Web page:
Farmers in parts of West Australia’s Mid West are struggling to seed paddocks strewn with powerlines felled by Cyclone Seroja.
- Western Power is asking farmers to communicate with it if they plan to seed around fallen infrastructure
- The company says the powerlines lying across Mid West paddocks must be treated as if they are live
- An eight-metre gap must be left between powerlines and farm machinery
Ferocious winds tore a 150-kilometre-wide, 700km-long path from Kalbarri to Merredin, damaging at least 130 transmission poles, four substations and 80 feeder poles.
Two weeks after the storm approximately 3,000 homes remain without power.
Grain farmers throughout the region are working to capitalise on the sole benefit of the storm – the widespread rainfall – by seeding the moist soil as fast as possible.
But Yuna farmer and Shire of Chapman Valley president Anthony Farrell said the fallen lines were cluttering paddocks and blocking access roads.
“Most guys are seeding right up to them, staying a distance away from them, of course, but certainly when you have controlled traffic and that sort of thing it causes a few headaches for farmers,” Mr Farrell said.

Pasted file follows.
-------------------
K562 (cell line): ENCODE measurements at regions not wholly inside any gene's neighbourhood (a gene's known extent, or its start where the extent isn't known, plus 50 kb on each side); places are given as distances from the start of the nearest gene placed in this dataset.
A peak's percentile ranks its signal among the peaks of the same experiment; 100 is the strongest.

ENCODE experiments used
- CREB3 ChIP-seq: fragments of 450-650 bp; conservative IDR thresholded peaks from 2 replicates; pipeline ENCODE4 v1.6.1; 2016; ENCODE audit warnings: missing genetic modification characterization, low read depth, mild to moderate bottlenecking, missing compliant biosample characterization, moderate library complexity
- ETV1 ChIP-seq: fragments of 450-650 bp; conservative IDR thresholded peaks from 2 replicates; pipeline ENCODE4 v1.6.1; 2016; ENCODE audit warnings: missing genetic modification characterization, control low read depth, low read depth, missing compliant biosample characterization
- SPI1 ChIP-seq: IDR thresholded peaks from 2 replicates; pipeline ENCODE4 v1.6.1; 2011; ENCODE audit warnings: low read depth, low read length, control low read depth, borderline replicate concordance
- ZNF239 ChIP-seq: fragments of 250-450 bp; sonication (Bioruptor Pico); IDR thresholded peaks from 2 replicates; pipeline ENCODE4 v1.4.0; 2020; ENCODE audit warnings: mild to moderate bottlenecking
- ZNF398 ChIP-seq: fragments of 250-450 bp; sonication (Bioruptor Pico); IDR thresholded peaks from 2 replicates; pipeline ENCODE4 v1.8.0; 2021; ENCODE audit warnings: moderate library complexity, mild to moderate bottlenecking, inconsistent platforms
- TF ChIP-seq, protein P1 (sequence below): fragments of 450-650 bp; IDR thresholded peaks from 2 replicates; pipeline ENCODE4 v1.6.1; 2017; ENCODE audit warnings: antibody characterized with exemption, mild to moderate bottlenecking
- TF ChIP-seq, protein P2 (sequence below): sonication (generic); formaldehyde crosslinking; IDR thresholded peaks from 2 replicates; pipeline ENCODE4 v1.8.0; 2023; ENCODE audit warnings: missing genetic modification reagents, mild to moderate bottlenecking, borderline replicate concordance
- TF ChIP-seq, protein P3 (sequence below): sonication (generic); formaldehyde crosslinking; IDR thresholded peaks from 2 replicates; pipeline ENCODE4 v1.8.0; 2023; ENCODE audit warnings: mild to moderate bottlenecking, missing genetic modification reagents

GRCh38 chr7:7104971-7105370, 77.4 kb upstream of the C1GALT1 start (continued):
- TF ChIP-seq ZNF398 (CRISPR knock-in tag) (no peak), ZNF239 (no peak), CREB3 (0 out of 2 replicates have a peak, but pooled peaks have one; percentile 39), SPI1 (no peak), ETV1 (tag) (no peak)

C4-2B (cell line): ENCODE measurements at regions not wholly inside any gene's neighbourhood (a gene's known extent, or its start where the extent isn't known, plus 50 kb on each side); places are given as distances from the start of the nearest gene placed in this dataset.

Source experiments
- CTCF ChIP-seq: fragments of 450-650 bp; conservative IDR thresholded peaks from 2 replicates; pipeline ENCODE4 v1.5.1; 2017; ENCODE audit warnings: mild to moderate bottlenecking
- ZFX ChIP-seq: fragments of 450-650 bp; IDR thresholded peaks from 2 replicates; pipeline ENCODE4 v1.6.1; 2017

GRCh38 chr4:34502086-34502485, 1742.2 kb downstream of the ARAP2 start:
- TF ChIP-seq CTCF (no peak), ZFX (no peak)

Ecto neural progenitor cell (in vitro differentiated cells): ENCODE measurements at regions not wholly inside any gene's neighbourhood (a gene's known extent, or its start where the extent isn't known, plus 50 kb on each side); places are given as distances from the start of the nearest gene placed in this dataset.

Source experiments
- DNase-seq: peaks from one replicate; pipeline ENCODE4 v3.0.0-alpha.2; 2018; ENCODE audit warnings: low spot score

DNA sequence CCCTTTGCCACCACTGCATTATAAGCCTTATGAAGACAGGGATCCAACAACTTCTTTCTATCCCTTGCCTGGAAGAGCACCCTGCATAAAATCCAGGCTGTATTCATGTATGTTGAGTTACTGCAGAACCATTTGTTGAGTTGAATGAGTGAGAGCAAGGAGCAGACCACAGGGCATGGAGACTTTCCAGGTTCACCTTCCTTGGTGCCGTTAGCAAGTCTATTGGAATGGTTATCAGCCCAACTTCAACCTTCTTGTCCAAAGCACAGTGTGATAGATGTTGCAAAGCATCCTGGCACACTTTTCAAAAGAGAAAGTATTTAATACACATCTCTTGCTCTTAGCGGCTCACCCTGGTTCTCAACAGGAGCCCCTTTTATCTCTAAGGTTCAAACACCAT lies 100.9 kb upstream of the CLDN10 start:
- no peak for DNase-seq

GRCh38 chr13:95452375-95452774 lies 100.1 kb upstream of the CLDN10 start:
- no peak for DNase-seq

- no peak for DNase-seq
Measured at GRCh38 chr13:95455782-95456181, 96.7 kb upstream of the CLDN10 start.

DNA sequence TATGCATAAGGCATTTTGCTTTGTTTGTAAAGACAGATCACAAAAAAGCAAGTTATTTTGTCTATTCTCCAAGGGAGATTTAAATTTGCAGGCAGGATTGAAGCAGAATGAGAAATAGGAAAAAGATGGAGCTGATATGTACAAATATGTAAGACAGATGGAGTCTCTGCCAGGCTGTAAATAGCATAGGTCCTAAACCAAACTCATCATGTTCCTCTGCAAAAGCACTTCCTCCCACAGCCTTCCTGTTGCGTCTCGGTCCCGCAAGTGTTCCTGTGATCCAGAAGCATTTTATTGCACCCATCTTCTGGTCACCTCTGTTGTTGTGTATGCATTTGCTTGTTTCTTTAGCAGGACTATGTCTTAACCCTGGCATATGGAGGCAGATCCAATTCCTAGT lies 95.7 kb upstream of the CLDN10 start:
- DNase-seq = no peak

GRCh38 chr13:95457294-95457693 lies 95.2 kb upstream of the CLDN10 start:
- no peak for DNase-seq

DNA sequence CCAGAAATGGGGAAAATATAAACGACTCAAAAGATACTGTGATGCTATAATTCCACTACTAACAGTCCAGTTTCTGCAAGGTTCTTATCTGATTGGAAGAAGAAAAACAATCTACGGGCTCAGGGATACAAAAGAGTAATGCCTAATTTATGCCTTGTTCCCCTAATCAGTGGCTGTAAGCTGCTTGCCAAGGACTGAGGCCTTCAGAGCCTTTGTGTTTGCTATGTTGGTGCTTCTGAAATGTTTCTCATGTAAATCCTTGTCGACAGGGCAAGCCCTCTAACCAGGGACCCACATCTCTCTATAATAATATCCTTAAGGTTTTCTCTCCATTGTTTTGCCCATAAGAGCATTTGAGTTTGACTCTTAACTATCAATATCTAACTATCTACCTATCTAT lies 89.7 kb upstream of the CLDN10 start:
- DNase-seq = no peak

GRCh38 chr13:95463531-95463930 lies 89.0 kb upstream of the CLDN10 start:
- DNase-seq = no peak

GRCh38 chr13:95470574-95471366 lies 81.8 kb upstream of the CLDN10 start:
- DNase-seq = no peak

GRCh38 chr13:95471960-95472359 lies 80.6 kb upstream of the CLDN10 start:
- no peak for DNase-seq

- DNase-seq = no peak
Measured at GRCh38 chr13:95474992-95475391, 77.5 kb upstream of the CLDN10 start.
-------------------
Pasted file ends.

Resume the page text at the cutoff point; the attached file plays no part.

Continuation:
“On our property alone, we have 10 poles and two of them are down so that’s a rough indication of the numbers of wires down across paddocks and poles and stuff like that is pretty huge.
‘Probably not the best thing’
Electricity distributor Western Power has urged people to avoid lines and leave at least an eight-metre buffer between power infrastructure and people or machinery.
Despite the inconvenience, chief executive Ed Kalajzic said staying clear was crucial.
“We never assume that it is safe and that it is off, so therefore you want to make sure that you are safe always,” he said.
But Mr Farrell said the Chapman Valley Shire was unable to hire a Western Power-registered electrician to test and decommission supply to some households.
“They said that is their infrastructure and you can’t touch it,” he said.
“We eventually got them cleared there, but I believe in some areas people have taken matters into their own hands which probably is not the best thing that could be done.”
‘Please call us’
Western Power said its key priority was always the safety of the community.
An essential part of that, it said, was ensuring that its infrastructure was safe before it was worked on, meaning all contractors had to be authorised to work on the network.
Mr Kalajzic said it was vital farmers kept in close contact with Western Power and informed it if they intended to seed paddocks with powerlines or poles in them.
“If you have an immediate challenge where you need to be seeding in the next 24 to 48 to 72 hours, please call us,” he said.
“Ring us on 13 10 87 — that would be fantastic, and even if you’re not going to be there for one or two weeks, that is great information for us.
Mr Kalajzic said he was still determining when the infrastructure would be removed from paddocks, but said when the time came the company would be careful.
“We are very conscious that we are entering into growers’ paddocks during a very busy time of year, and they would have already invested some money into those paddocks,” he said.